"They're not temporary and they're not guests," Trumka said of the foreign workers. "If it allows Latino workers to be continually discriminated against, that would be a deal breaker for us."

The principles agreed upon by the bipartisan Senate group, known as the "Gang of Eight," also call for the creation of a "humane and effective system" to attract low-skilled workers. It would include "strong labor protections" and a path to citizenship for those who have "succeeded in the workplace and contributed to their communities over many years." Future flows would also be based on demand if Americans are unable to fill those jobs.

While the principles appear similar on the surface, how to finalize all of that in writing has proven difficult, according to senators.

"Future flow of immigration into the country … particularly on low-skilled workers and agricultural workers [remain an issue]," Sen. John McCain (Ariz.), a top Republican in the "Gang of Eight," told The Wall Street Journal this week. "The unions for their own reasons, and I am not being critical of them, have always been strong opposition. They feel that they are in a strong position as a result of the last election. So we're having [some] pretty spirited discussions.

"We've still got some significant obstacles and disagreements," added McCain. "Overall, I'm guardedly optimistic we can reach an agreement."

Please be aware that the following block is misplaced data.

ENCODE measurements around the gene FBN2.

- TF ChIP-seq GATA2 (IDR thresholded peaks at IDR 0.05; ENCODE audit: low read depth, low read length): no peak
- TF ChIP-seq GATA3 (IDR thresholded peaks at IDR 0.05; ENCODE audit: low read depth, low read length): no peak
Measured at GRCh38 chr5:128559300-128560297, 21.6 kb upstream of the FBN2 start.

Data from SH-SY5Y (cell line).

Despite the contentious nature of the talks with business leaders and members of Congress, Trumka said that he is committed to participating in them.

"You always have to go back and forth over that. And we continue to do it," he said.

The Chamber of Commerce said that both business and labor would need to make key concessions in order to agree on a plan to bring in low-skilled labor in order for an immigration reform bill to be successful, calling that an essential part of a final deal.

"A failure to reach an agreement on future flow will jeopardize the entire comprehensive reform package. This would be very unfortunate for the country as a whole," said Chamber spokesperson Blair Latoff Holmes.

Negotiations have proven tough, but Trumka and the labor movement are working to show skeptics they are sincerely committed to passing immigration reform after taking part of the blame for scuttling the effort in 2007.

Certainly, the political dynamics have changed for labor unions in recent years. The union membership rate for U.S. workers in 2012 was 11.3 percent, the lowest its been in decades, according to the Department of Labor. And unions have looked to immigrant workers to refresh their ranks.

That's why Trumka said that the AFL-CIO is willing to put money where its mouth is. In February, the group embarked on a 14-city tour to promote immigration reform. The organization also plans to launch radio and TV ads and knock on doors in the congressional districts of members who are on the fence about supporting immigration reform. Today, Trumka appeared at one of the events in Chicago.

"We're putting on a campaign, the same type of campaign we used to elect the president of the United States. It will be nationwide," Trumka said. "The entire labor movement is united around this issue and we will continue to fight for [immigration reform].

"I am optimistic and I have a lot of hope that it's going to get done," he added. "But hope and optimism aren't a plan. We're putting together a plan that is going to get this done."

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Immigration Reform is a heated political issue that we view from all angles in the hope of getting politicians to address those impacted by the decisions they make.